Obama has sided with Republicans and biz types in opposing congressional Democrats' "Buy American" provisions in the stimulus bill, much to the chagrin of the Big Labor lobby.
I thought I had made up my mind on this when I read a story in the WSJ that put Obama on one side, and Harry Reid on the other (my instinct in such a choice is to go with Obama, every time). Besides, I'm a free-trader, and one of my beefs with Obama during the election is that he wasn't.
But when I mentioned that this morning, one of my colleagues strongly disagreed. She said (helping you guess who it was) that if taxpayers were putting up the dough, of course it should stay in this country.
Me, I don't want to take the global economy back to a bunch of little protectionist islands. If the economy starts to recover anywhere, I want the growth to flow freely. But I saw my colleague's argument.
Then, former U.S. Ambassador to Canada David Wilkins (below) came to see us this afternoon, and he talked about how our good friends in the Great White North — our biggest trading partners, the people we get the largest amount of oil from, etc. — are absolutely freaking out about the "Buy American" thing. And with good reason, from their perspective. And they are our good friends and allies. So I value their opinion.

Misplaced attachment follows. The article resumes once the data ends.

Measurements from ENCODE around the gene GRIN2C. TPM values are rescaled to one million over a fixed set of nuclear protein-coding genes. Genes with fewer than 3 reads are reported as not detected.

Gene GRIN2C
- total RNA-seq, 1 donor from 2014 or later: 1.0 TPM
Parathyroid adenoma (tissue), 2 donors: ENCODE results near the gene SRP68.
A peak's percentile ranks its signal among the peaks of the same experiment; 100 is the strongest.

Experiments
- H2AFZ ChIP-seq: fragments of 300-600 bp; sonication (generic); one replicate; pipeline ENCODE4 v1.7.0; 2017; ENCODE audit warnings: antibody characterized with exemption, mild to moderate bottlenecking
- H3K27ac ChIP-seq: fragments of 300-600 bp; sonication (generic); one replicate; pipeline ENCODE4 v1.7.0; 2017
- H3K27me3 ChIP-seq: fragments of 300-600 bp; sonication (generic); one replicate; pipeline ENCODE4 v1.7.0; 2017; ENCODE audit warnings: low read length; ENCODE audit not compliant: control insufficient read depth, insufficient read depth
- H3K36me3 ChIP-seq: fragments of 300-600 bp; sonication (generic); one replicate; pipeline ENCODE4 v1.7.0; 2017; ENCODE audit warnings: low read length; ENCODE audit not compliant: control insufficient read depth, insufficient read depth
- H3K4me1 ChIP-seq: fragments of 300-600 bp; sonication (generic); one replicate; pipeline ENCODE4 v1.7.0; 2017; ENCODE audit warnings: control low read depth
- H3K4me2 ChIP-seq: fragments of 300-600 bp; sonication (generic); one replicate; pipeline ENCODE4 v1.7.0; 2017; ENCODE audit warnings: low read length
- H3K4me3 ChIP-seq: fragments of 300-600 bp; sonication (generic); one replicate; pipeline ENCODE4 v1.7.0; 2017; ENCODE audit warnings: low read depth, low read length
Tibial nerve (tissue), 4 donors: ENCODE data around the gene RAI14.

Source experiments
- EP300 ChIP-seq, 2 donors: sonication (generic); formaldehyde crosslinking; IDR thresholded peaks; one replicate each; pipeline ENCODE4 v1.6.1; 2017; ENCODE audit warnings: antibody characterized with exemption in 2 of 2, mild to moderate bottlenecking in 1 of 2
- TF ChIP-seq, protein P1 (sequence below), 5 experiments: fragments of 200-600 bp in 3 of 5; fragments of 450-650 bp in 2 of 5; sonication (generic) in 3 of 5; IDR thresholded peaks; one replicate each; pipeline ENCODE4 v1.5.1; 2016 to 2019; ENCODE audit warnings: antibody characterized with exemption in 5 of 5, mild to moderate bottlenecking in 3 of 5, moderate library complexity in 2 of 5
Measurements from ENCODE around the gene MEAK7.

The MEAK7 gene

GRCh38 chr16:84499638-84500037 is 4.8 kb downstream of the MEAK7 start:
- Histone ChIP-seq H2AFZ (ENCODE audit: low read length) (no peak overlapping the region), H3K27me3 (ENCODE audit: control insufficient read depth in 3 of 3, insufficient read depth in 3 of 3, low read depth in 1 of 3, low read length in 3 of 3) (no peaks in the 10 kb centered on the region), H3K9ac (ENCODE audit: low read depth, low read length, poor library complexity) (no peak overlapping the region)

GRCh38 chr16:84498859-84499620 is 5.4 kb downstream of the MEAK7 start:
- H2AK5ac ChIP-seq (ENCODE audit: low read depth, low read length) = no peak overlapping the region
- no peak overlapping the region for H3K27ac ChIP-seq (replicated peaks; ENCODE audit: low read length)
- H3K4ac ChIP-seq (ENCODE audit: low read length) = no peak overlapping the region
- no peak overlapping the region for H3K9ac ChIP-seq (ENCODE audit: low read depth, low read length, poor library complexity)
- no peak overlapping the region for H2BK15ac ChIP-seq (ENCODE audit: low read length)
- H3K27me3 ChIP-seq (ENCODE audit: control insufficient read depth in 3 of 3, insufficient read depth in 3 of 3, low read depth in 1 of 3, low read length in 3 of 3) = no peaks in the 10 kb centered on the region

Looking around, I see that Paul "Nobel Prize in Economics" Krugman is no help — on his blog, he argues it both ways (although I admit, I understand his anti-protectionist argument better than his wonkish one to the contrary).
What do you think?